Sunday, December 18, 2011

A Tree-spotter's Guide to Conifer Cones: 2




It's not easy to get your hands on intact cedar of Lebanon Cedrus libani cones because they tend to remain firmly attached to the tree and, at the end of their three year ripening period, break up without falling to the ground. This cone has reached the stage where it is about to disintegrate and is about 8 cm. long. The best way to obtain a cedar of Lebanon cone is to check out trees after gales - a broken branch will often have cones attached. Young cones have a lovely cedar fragrance. The tree has been grown in Britain since 1638  but most date from after 1740 when a famously severe frost killed many of the young trees - so the oldest specimens here are still quite youthful, compared with trees in their native Lebanon that are speculated to be up to 2500 years old. The tree is portrayed on the Lebanese flag and is protected in its native country, where only ten small natural populations remain.




































This is a ripe Sitka spruce Picea sitchenis cone, which has thin scales that have a crinkly edge. It comes from the North West coast of North America and, like the Douglas fir, it was discovered by Archibald Menzies and introduced into Britain by David Douglas in 1831. It has been an extremely successful plantation tree in upland Britain and cones prolifically, but sadly closely-spaced plantation trees can never display the full majesty of this species, which can grow to 60m. tall and become very handsome as an isolated specimen. This cone is about 8cm. long.


More pictures of cones here


For more posts on this blog on tree ID - buds, bark, flowers or fruits - click here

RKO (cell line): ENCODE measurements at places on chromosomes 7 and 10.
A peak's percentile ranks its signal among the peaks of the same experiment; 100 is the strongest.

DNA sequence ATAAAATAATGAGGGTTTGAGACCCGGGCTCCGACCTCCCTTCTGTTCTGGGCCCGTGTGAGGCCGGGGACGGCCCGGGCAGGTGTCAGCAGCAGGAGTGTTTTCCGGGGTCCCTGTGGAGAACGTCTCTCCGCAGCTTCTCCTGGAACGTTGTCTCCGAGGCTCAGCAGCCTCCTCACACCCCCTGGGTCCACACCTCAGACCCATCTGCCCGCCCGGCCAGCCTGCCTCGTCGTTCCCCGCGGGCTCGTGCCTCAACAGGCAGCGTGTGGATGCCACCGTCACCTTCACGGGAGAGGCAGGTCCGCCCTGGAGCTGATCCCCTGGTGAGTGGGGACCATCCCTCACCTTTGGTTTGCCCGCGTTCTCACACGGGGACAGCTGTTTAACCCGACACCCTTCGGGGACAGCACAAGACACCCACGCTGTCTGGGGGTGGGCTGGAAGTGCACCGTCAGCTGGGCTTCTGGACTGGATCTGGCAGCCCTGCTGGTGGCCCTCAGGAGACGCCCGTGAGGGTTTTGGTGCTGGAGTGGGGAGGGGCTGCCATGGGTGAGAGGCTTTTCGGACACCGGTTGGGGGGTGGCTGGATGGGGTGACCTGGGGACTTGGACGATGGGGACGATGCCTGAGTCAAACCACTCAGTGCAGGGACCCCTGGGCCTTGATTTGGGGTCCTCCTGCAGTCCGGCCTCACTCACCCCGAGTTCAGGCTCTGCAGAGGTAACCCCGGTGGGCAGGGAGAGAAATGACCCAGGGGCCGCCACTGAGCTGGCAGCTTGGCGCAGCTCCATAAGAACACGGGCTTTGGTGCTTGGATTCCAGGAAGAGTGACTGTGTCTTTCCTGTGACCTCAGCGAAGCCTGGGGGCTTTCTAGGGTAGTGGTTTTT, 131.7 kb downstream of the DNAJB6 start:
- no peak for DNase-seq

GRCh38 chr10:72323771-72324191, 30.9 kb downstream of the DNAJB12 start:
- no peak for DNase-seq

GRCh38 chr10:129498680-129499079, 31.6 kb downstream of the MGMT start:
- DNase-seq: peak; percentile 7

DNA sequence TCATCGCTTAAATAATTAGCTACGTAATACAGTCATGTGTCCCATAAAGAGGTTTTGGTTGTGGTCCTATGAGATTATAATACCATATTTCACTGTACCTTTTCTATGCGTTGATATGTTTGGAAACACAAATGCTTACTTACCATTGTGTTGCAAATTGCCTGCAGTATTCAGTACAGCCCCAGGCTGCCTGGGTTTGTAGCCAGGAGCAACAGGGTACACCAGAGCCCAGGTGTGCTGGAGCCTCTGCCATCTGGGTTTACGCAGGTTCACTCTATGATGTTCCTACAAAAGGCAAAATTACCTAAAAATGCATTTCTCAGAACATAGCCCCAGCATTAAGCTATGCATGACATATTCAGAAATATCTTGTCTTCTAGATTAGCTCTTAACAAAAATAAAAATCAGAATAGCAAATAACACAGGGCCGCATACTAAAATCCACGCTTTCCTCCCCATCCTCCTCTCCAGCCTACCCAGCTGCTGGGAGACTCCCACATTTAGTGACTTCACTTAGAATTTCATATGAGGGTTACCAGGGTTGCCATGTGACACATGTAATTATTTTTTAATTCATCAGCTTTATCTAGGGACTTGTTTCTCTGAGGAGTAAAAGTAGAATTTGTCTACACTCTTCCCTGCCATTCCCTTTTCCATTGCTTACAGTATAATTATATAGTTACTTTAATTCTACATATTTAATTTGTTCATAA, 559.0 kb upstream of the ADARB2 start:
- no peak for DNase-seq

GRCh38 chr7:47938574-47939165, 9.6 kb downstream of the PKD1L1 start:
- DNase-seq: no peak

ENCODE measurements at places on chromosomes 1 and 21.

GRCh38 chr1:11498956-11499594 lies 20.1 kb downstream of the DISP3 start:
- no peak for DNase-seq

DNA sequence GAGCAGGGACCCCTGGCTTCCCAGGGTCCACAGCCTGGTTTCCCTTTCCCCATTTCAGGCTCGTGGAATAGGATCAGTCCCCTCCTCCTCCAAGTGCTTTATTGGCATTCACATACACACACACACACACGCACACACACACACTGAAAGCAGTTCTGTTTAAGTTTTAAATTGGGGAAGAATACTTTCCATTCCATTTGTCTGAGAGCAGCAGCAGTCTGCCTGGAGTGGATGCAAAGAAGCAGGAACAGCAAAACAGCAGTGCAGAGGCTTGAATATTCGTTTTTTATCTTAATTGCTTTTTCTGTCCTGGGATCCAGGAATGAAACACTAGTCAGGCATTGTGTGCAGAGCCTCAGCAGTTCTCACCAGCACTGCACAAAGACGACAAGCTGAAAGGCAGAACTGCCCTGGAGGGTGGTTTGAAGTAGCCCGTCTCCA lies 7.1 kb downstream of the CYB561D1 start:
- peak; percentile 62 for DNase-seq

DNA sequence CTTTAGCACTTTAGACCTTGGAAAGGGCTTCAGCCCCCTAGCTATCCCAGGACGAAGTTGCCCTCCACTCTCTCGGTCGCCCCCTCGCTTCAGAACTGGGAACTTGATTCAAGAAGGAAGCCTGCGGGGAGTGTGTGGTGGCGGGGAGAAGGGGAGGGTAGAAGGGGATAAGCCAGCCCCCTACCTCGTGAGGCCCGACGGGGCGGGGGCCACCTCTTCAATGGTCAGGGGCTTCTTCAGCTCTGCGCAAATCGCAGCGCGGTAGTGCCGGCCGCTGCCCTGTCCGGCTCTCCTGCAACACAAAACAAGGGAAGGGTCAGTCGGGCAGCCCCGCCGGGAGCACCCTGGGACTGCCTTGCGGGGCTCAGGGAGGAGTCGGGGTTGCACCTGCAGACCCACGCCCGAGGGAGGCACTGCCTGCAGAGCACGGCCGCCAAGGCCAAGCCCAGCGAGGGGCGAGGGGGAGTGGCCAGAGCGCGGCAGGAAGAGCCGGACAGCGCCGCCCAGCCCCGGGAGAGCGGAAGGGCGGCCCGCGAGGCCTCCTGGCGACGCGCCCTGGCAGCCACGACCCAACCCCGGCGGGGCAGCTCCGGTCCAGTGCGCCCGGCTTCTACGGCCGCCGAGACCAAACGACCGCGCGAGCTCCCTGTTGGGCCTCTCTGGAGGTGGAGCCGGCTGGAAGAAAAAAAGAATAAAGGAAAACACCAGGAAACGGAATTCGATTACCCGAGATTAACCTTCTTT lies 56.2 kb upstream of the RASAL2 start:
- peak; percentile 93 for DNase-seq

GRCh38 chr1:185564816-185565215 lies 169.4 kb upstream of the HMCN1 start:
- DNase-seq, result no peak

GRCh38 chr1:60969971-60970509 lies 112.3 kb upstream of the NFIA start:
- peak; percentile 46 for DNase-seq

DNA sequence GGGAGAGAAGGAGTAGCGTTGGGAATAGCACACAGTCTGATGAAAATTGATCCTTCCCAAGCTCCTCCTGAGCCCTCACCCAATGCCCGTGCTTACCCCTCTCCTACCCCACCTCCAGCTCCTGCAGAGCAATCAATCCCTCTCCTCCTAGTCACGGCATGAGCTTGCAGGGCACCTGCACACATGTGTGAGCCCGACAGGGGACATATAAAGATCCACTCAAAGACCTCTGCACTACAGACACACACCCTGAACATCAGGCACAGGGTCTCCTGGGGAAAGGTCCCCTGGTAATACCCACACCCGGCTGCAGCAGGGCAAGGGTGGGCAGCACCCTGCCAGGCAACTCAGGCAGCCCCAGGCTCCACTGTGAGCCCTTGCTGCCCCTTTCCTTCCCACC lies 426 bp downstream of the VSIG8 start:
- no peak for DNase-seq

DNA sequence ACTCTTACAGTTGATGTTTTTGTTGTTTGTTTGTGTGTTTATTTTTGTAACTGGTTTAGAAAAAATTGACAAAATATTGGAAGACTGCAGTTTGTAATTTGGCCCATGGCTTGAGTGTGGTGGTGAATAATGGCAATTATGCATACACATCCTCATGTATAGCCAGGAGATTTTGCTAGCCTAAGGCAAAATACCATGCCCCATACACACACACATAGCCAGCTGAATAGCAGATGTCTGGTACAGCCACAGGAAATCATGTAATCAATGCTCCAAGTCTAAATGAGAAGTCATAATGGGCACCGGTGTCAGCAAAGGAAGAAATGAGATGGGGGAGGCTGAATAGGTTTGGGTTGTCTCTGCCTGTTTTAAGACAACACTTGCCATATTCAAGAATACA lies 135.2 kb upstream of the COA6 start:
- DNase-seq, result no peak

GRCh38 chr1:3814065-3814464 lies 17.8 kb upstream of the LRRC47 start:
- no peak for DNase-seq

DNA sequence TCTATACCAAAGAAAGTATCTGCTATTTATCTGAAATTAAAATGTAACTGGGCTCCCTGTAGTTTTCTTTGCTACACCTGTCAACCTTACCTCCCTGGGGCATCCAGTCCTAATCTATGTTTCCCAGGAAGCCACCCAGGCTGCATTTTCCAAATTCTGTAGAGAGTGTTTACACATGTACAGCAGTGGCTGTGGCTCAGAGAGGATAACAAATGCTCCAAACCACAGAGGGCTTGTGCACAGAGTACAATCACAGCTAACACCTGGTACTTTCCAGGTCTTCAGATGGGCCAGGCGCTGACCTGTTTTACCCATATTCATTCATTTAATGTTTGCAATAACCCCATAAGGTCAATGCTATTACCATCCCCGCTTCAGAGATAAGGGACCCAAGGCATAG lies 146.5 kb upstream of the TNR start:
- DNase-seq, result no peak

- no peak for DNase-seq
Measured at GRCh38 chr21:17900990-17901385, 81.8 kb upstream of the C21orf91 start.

6 comments:

  1. The Cedar of Lebanon is a beautiful tree as are the cones. I love the perfume of the wood. I was unaware of the Sitka, so will do some investigating, thank you Phil.

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  2. I've always liked the smell of cedar toffeeapple - reminds me of the smell of our school pencils when I was a kid. There out to be nostalgic spray-on cedarwood fragrance for keyboards...

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  3. I have a small piece of cedar which I plane occasionally just for the aroma. Never seen the cone before - do the seeds germinate well?

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  4. I think they probably do Rob. The young trees are conical and only later develop their spreading crowns. Lancelot 'Capability' Brown was an enthusiastic user of cedar of Lebanon in his planting schemes. We've a Korean fir that has beautifully scented resin in the garden - ideal for scenting tissues if you've got a cold....

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  5. One correction - cedar cones take one year from pollination to seed maturity (12 months; October to October a year later, not 3 years); see Int. Dendrol. Soc. Yearb. 1993: 43-46

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  6. That's true Conifers - thanks for pointing that out. Maybe I shouldn't have used the word 'ripening' - what I meant was that the cones tend to break up in their third year, so if you want an intact mature cone a second year one is best.

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